Cabinet approves state takeover of TA light rail project

Vote comes after collapse of agreement with company that planned to build it; ministers vow rail will be running by 2017.

By RON FRIEDMAN
December 13, 2010 04:55
3 minute read.
Artist rendition of Tel Aviv’s future light rail.

tel aviv light rail_311. (photo credit: (Neta-Metropolitan Mass Transit System))

 
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The cabinet on Sunday voted unanimously in favor of the government taking over the construction of the Tel Aviv light rail project following the collapse of the state’s agreement with the private company that planned to build and operate it.

In a press conference in Jerusalem, Finance Minister Yuval Steinitz and Transportation Minister Yisrael Katz pledged their personal and ministerial commitment to the project and vowed to have it up and running by 2017.

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“This is the most important decision that has been made on the issue of public transportation in the history of the state,” said Katz. “Once complete the subway will serve between 100 million-150 million passengers a year, more than any other public transportation provider in the country.”

Katz said that the light rail line, which will stretch from Petah Tikva to Bat Yam, will reduce traffic accidents, increase mobility and reduce air pollution in the Tel Aviv metropolitan region.

Katz said that the responsibility over the project will be handed over to the government owned company Metropolitan Mass Transit System and that the government would work at strengthening it and staffing it with the best possible personnel in the months to come.

“The finance minister and myself will personally make sure that the project will get on track irreversibly so as to ensure it will be completed. As we know, that is the only way to do things here in Israel,” said Katz.

Steinitz also described the occasion as “historic,” and pledged that in seven years the tram would indeed ride the tracks.

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“The light rail will be built with treasury funds and overseen by the government and the ministers in charge to ensure that it is done properly,” said Steinitz. “However we have no intention of giving up on the idea of privatepublic partnerships. Even though this partnership fell through, perhaps because of the size and complexity of the specific project, we have plenty of examples of successful BOT projects like the Carmel tunnels, Highway 6 and the desalination plant in Ashdod.”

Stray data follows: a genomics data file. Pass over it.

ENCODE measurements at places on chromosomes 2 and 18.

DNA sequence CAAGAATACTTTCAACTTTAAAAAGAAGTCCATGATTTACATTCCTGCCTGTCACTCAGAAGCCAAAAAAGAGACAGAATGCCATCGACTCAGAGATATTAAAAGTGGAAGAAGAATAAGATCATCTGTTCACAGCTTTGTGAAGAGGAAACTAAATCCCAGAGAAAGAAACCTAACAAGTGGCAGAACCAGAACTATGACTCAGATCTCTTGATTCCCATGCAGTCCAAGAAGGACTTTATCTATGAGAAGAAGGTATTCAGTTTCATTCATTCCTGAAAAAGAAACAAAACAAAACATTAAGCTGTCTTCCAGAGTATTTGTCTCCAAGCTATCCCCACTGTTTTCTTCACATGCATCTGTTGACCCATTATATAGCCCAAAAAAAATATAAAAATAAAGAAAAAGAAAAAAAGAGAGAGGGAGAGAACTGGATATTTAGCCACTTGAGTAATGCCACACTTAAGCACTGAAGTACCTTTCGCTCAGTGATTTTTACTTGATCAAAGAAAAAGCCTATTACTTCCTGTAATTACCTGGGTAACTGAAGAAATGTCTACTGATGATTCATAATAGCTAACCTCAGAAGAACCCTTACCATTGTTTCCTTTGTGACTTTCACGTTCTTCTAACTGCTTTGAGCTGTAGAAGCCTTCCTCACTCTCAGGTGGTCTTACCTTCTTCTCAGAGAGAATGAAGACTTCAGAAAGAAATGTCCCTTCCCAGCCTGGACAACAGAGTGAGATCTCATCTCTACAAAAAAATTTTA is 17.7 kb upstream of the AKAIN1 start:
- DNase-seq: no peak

Steinitz added that while the project as a whole would be government run and funded, there would be plenty of private involvement as subcontractors, creating jobs and incomes to the private sector.

The cost of the Red Line of the Tel Aviv light rail project, which spans 23 kilometers (half of it underground), is estimated at NIS 11 billion.

Steinitz said that he knew that the construction phase of the project would be “no picnic,” and that many residents would suffer from noise and traffic disturbances, but that in the end it would be worth the nuisance and effort.

Steinitz also said that his ministry was aware that it might take years for the project to pay for itself and promised that the use of the tram would remain affordable.

Katz said it was still unclear whether the construction of the green and purple lines of the light rail network, scheduled for construction over the next decade would be paid for by private or public funds.

Environmental group The Green Course, which advocates for improved nationwide public transportation, said the decision on the light rail was a sign of progress, but called on the government to take care of the existing – and in their eyes, severely lacking – public transportation infrastructure. On Sunday, Green Course activists boarded buses from Kiryat Shmona to Beersheba, carrying signs calling on the government to fix the bus system and promote public transportation plans across the country.

“The residents of Israel suffer from severe transportation problems. The reason for that is that the government prefers the prefers the use of private vehicles and neglects public transportation. We all pay for it in poor air quality, time wasted in traffic jams, traffic accidents, auto and fuel expenses, growing social gaps and shrinking open spaces,” read a statement from the group.

“While plans for roads and interchanges are given priority and quickly approved, plans for developing public transportation are delayed for years, forcing us to choose riding in private vehicles.”

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